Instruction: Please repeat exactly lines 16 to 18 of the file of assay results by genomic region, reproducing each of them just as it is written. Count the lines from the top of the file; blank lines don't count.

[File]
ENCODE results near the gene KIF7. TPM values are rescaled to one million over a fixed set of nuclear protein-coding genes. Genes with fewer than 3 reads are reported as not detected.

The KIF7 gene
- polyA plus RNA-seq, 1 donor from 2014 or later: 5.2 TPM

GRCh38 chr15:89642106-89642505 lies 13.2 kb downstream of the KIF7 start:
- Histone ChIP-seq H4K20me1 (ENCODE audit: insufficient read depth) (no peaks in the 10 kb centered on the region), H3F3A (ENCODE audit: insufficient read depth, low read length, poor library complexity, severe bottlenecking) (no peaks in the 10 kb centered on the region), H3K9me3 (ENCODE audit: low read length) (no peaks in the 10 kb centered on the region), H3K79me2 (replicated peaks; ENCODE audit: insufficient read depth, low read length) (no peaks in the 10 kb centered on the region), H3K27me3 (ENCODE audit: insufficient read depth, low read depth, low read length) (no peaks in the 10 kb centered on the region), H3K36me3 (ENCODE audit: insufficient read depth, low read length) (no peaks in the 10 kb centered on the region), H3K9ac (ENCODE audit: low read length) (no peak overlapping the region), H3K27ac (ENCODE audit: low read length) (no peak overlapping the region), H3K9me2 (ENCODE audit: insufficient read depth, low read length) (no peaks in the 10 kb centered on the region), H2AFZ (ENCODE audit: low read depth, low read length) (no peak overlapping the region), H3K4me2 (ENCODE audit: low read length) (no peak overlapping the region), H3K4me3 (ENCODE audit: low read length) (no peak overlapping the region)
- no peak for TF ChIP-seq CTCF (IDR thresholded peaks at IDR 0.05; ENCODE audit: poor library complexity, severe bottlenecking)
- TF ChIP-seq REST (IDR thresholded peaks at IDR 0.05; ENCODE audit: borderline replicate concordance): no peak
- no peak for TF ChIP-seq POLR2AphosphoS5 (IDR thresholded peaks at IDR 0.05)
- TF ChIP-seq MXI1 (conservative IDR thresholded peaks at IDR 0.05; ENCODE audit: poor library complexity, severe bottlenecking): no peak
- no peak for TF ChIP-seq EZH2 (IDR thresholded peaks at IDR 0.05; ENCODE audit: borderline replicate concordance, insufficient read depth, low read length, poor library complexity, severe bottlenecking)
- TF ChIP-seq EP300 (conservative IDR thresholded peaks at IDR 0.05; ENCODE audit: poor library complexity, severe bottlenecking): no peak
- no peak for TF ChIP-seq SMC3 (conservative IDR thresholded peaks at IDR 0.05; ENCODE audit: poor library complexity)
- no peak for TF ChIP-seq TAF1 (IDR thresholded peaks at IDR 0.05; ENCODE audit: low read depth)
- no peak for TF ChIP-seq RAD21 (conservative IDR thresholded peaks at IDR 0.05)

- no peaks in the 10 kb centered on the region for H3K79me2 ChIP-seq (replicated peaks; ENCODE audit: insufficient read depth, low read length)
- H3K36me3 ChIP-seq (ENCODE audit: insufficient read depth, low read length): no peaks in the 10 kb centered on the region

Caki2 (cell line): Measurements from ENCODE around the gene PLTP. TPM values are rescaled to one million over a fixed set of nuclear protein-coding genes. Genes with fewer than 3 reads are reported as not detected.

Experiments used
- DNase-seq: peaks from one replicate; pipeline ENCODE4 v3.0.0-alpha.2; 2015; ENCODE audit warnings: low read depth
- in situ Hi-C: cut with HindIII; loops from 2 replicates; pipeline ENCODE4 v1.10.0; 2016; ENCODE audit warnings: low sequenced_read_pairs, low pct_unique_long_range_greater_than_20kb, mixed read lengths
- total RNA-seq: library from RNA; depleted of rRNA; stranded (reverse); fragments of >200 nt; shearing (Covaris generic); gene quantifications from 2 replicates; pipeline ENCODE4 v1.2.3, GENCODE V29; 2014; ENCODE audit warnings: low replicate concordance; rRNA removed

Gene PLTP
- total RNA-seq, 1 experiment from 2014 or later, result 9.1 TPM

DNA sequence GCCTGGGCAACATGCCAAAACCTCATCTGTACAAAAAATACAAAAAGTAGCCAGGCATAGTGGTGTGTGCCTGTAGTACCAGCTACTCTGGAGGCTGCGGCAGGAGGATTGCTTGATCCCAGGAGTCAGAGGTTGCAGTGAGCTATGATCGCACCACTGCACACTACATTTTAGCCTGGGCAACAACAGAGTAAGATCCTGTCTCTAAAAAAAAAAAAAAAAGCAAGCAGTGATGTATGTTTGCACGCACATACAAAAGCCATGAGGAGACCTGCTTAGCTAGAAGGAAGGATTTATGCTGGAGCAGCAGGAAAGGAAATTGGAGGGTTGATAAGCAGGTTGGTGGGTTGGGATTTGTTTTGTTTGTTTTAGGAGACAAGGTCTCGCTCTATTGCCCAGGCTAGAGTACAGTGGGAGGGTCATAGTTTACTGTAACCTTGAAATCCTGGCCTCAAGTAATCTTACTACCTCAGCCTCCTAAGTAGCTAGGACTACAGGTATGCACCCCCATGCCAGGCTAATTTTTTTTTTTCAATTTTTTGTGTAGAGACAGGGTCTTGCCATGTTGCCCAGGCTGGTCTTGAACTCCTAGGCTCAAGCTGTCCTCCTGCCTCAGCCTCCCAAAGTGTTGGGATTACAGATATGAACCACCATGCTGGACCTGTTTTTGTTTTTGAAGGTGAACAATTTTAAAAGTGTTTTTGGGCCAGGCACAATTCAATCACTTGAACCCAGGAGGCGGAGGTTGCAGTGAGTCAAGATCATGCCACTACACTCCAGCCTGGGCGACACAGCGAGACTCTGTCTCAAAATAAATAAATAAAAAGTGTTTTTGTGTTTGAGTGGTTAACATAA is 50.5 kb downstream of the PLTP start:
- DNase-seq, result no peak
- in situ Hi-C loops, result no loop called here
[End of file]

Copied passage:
- H3K36me3 ChIP-seq (ENCODE audit: insufficient read depth, low read length): no peaks in the 10 kb centered on the region

Caki2 (cell line): Measurements from ENCODE around the gene PLTP. TPM values are rescaled to one million over a fixed set of nuclear protein-coding genes. Genes with fewer than 3 reads are reported as not detected.

Experiments used